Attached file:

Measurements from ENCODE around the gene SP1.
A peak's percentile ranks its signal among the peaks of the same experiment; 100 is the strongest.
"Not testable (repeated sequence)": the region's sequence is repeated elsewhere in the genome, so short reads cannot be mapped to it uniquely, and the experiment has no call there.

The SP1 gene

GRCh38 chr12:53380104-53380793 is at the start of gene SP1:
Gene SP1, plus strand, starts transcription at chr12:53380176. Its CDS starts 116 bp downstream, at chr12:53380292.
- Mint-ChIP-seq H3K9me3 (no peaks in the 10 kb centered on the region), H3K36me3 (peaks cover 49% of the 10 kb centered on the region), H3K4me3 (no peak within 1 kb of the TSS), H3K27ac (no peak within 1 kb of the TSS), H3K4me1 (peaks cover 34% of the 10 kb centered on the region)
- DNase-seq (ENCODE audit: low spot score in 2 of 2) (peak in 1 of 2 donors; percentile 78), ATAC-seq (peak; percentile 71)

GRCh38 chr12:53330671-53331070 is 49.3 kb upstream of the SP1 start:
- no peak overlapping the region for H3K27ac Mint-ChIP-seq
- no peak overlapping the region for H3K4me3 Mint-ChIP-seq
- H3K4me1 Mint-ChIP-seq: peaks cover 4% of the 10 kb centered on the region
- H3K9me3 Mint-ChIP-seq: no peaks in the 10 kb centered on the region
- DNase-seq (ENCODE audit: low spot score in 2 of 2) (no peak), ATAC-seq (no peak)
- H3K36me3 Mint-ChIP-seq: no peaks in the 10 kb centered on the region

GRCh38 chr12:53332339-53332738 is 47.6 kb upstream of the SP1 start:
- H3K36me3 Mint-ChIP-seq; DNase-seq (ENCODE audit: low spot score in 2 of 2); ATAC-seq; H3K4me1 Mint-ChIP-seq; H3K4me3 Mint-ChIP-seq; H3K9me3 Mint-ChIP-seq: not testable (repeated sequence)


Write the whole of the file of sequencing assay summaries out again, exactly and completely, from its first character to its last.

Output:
Measurements from ENCODE around the gene SP1.
A peak's percentile ranks its signal among the peaks of the same experiment; 100 is the strongest.
"Not testable (repeated sequence)": the region's sequence is repeated elsewhere in the genome, so short reads cannot be mapped to it uniquely, and the experiment has no call there.

The SP1 gene

GRCh38 chr12:53380104-53380793 is at the start of gene SP1:
Gene SP1, plus strand, starts transcription at chr12:53380176. Its CDS starts 116 bp downstream, at chr12:53380292.
- Mint-ChIP-seq H3K9me3 (no peaks in the 10 kb centered on the region), H3K36me3 (peaks cover 49% of the 10 kb centered on the region), H3K4me3 (no peak within 1 kb of the TSS), H3K27ac (no peak within 1 kb of the TSS), H3K4me1 (peaks cover 34% of the 10 kb centered on the region)
- DNase-seq (ENCODE audit: low spot score in 2 of 2) (peak in 1 of 2 donors; percentile 78), ATAC-seq (peak; percentile 71)

GRCh38 chr12:53330671-53331070 is 49.3 kb upstream of the SP1 start:
- no peak overlapping the region for H3K27ac Mint-ChIP-seq
- no peak overlapping the region for H3K4me3 Mint-ChIP-seq
- H3K4me1 Mint-ChIP-seq: peaks cover 4% of the 10 kb centered on the region
- H3K9me3 Mint-ChIP-seq: no peaks in the 10 kb centered on the region
- DNase-seq (ENCODE audit: low spot score in 2 of 2) (no peak), ATAC-seq (no peak)
- H3K36me3 Mint-ChIP-seq: no peaks in the 10 kb centered on the region

GRCh38 chr12:53332339-53332738 is 47.6 kb upstream of the SP1 start:
- H3K36me3 Mint-ChIP-seq; DNase-seq (ENCODE audit: low spot score in 2 of 2); ATAC-seq; H3K4me1 Mint-ChIP-seq; H3K4me3 Mint-ChIP-seq; H3K9me3 Mint-ChIP-seq: not testable (repeated sequence)